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Medical Care for Pregnant Women


Sunday, June 1, 2008
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Expecting a baby? Now
learn what to expect from American healthcare.

Expecting a baby is a happy experience, but it can also be a
bit frightening and overwhelming. Mary, a recent arrival from Africa,
is worried about her co-worker, Helen. Like Mary, Helen lived through a civil
war in her home country and is now settled in the United States. Helen and her
husband are expecting their first baby in just three months. But she does not
understand American doctors and hospitals, and doesn’t have health insurance. In
her home country, Helen would be able to talk with her mother and other women.
But in the United States
she feels alone and doesn’t know what to do.

One day Helen confided in a nurse at the nursing home where
she works that she was worried about having the baby. Over lunch, the nurse
talked about her experience having a baby and gave Helen guidance on finding a
doctor and planning for delivery.

While it’s best to talk with a doctor before becoming
pregnant, that isn’t always possible. Once a woman knows she is pregnant, though,
she should meet with a doctor. Sometimes women experience problems during
pregnancy that can cause health issues for the mother or the baby. Health
concerns like diabetes, high blood pressure, and heart problems can affect a
mother and her baby. By receiving medical care earlier in a pregnancy, both
mother and baby are more likely to be healthy.

Pregnant mothers are usually cared for by doctors called obstetricians/gynecologists
(OB/GYNs) who specialize in pregnancy, childbirth and caring for women. Family
practitioner doctors and certified nurse-midwives have also been trained to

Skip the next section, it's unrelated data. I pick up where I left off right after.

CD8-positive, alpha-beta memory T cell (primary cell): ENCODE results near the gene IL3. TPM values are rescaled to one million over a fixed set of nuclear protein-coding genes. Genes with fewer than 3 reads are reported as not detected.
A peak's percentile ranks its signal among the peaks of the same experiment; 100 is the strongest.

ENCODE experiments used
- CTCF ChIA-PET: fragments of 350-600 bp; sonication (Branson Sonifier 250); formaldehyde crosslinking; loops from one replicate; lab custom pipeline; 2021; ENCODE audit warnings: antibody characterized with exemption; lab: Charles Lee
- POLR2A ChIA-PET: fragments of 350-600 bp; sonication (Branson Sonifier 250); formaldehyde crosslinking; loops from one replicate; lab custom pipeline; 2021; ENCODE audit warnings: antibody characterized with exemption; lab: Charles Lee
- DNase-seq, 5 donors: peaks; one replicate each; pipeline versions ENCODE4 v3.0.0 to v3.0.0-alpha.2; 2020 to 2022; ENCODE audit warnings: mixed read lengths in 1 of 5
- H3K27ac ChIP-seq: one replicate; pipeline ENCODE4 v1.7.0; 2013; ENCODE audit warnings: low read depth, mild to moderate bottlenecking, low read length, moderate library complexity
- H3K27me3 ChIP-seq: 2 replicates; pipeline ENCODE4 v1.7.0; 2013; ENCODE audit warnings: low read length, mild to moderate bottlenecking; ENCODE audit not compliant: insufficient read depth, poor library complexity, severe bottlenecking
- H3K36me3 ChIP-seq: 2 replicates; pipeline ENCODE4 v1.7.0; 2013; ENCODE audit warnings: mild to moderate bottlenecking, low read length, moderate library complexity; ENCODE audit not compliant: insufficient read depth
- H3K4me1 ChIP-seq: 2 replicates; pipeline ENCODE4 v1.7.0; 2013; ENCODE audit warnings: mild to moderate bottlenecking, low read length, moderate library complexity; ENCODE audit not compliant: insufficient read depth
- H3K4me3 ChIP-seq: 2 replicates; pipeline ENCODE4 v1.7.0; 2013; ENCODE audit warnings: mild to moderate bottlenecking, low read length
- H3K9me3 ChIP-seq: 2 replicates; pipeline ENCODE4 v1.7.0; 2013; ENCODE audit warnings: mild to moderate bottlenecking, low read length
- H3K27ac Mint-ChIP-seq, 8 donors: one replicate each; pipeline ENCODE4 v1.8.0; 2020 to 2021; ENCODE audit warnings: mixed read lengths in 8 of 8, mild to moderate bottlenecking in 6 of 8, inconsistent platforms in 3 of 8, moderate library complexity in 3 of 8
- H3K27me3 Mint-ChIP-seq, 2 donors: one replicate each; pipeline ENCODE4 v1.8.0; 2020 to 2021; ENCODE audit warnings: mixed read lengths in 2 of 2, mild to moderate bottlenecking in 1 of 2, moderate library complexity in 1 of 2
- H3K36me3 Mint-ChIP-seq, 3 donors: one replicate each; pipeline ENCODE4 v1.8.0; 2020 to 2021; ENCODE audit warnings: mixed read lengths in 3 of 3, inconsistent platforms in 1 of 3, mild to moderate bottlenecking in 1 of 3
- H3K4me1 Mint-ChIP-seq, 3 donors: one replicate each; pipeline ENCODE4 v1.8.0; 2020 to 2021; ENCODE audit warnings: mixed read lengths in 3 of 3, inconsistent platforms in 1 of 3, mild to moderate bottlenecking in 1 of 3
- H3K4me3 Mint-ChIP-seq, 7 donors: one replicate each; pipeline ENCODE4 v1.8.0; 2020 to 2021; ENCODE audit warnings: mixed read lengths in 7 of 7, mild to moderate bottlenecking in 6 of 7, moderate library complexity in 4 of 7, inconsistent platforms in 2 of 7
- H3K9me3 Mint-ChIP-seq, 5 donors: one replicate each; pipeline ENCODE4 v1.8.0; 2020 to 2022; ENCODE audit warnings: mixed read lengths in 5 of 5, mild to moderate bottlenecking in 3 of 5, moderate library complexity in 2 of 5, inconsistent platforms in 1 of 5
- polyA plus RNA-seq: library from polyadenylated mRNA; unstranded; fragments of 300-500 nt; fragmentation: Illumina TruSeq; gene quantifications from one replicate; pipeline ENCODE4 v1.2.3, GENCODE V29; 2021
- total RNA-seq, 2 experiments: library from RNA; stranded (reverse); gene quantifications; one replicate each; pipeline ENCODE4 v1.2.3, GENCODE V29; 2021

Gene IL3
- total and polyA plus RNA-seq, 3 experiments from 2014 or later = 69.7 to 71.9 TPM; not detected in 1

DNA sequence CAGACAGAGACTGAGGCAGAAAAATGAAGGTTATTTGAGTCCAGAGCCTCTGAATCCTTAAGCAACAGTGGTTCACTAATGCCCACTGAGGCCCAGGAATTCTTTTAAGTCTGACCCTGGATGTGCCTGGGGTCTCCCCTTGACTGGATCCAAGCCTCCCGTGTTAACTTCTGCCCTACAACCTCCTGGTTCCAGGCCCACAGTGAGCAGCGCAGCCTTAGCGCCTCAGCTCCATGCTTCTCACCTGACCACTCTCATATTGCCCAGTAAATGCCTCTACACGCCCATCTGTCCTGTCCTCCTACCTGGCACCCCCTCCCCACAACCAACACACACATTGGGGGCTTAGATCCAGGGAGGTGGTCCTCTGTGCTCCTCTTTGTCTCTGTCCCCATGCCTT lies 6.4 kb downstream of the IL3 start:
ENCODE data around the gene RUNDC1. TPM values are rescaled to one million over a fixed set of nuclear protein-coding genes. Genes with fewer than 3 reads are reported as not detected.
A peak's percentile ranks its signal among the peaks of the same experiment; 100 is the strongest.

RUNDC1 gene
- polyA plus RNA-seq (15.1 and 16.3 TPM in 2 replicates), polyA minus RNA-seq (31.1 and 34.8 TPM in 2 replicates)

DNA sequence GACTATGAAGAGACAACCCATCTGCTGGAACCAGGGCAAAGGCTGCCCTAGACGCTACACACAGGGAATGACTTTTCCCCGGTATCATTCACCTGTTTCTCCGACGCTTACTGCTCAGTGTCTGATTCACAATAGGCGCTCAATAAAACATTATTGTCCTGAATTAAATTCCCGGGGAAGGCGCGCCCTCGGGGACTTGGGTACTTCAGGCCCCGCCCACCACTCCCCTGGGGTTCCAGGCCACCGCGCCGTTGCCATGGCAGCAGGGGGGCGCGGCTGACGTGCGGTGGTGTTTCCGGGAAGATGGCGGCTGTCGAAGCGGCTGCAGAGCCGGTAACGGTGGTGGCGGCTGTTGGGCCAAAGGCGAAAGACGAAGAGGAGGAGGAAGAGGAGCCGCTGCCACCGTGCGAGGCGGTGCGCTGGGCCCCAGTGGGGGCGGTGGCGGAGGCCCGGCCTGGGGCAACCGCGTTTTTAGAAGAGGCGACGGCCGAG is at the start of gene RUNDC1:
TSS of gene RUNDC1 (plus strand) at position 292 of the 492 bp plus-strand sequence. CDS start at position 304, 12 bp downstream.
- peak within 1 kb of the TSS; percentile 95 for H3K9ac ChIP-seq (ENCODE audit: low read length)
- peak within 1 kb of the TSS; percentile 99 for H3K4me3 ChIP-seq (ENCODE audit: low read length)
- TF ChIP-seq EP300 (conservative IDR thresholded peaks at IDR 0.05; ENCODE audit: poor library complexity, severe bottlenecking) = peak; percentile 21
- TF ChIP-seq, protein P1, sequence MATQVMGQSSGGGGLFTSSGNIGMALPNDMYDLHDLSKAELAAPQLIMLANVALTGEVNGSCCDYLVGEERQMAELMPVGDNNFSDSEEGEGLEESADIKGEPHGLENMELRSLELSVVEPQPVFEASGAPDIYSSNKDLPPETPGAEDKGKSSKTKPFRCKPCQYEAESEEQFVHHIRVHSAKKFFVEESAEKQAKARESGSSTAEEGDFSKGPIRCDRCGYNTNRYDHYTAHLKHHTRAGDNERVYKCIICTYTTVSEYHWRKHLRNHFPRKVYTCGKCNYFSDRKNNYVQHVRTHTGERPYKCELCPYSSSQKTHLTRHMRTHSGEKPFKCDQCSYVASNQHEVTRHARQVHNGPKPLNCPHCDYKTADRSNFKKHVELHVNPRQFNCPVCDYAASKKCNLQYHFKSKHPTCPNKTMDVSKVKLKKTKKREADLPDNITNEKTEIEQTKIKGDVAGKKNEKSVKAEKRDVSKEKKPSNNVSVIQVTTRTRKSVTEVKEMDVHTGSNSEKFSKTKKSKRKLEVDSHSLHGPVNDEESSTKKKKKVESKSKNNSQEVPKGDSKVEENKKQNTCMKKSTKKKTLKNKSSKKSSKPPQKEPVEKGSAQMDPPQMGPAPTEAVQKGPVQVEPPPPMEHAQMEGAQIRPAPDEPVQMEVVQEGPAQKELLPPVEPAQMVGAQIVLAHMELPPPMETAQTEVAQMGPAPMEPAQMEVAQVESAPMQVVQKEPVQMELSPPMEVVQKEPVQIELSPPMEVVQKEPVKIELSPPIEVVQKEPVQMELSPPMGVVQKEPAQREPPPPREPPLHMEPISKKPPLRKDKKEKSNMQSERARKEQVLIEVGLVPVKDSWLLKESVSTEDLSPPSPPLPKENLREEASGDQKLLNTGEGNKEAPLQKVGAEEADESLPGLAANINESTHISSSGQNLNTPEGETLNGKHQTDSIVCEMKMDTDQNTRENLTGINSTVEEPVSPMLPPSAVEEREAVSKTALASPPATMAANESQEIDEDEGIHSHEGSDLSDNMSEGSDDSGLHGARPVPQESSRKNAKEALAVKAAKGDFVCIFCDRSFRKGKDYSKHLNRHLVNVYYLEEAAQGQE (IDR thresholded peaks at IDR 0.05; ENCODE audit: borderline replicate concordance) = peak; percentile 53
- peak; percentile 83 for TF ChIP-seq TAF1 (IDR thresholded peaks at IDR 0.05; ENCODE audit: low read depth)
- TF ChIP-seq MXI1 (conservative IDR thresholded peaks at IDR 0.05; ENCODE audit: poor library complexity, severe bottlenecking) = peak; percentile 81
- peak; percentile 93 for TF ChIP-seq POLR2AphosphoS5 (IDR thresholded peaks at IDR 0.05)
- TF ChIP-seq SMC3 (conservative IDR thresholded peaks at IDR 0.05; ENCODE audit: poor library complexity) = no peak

provide medical care to pregnant women. Doulas work with pregnant women by
providing physical and emotional support during and after pregnancy and
childbirth. But they do not provide direct medical care.

During a first visit with a doctor, a woman will be asked
about her health history and have a full physical exam. Blood and urine samples
will be taken for different medical tests. This is a good time to talk with a
doctor about the best foods to eat and taking aspirin or vitamins.

Women don’t need to attend their doctor appointments alone.
A husband, close friend or relative is welcome at appointments to support the
woman in the process.

Women who are healthy and don’t have complications will
usually visit their doctors monthly until the seventh month of pregnancy when
the appointments are every two weeks. During the last month of pregnancy, women
will usually visit their doctors every week. At each appointment the woman will
be weighed and measured to determine if the baby is growing the right amount.
Her blood pressure will also be taken at each appointment to watch for
complications.

Most women will have at least one ultrasound. An ultrasound
is a picture of the baby taken with medical equipment. The picture of the baby
is seen on a computer screen. The ultrasound lets the doctor see how the baby
is developing. It can reveal health issues or complications so the doctor and
parents can be prepared.

Expecting a baby can make a woman feel tired. It’s important
for both her and the baby that she gets enough rest and eats a healthy diet.
Pregnant women should also avoid smoking, drinking alcohol and taking drugs.
These can cause health problems for both the mother and the baby. If you are
pregnant and have heavy bleeding, a loss of fluid or other major physical
change, contact a doctor immediately to get medical advice.

Even women without health insurance can and will receive
prenatal care. If you or someone you know is expecting a baby, contact a
medical professional today. Portico Healthnet and the Minnesota Department of
Human Services will provide information about free and low-cost health care
programs for refugees and immigrants. For information, contact Portico
Healthnet at (651) 603-5100 or the Minnesota Department of Human Services at
(651) 431-2670.

The Center for
Victims of Torture is a nonprofit organization whose mission is to heal the
wounds of torture on individuals, their families and their communities and to
stop torture worldwide. For information or referral, call 612-436-4800.

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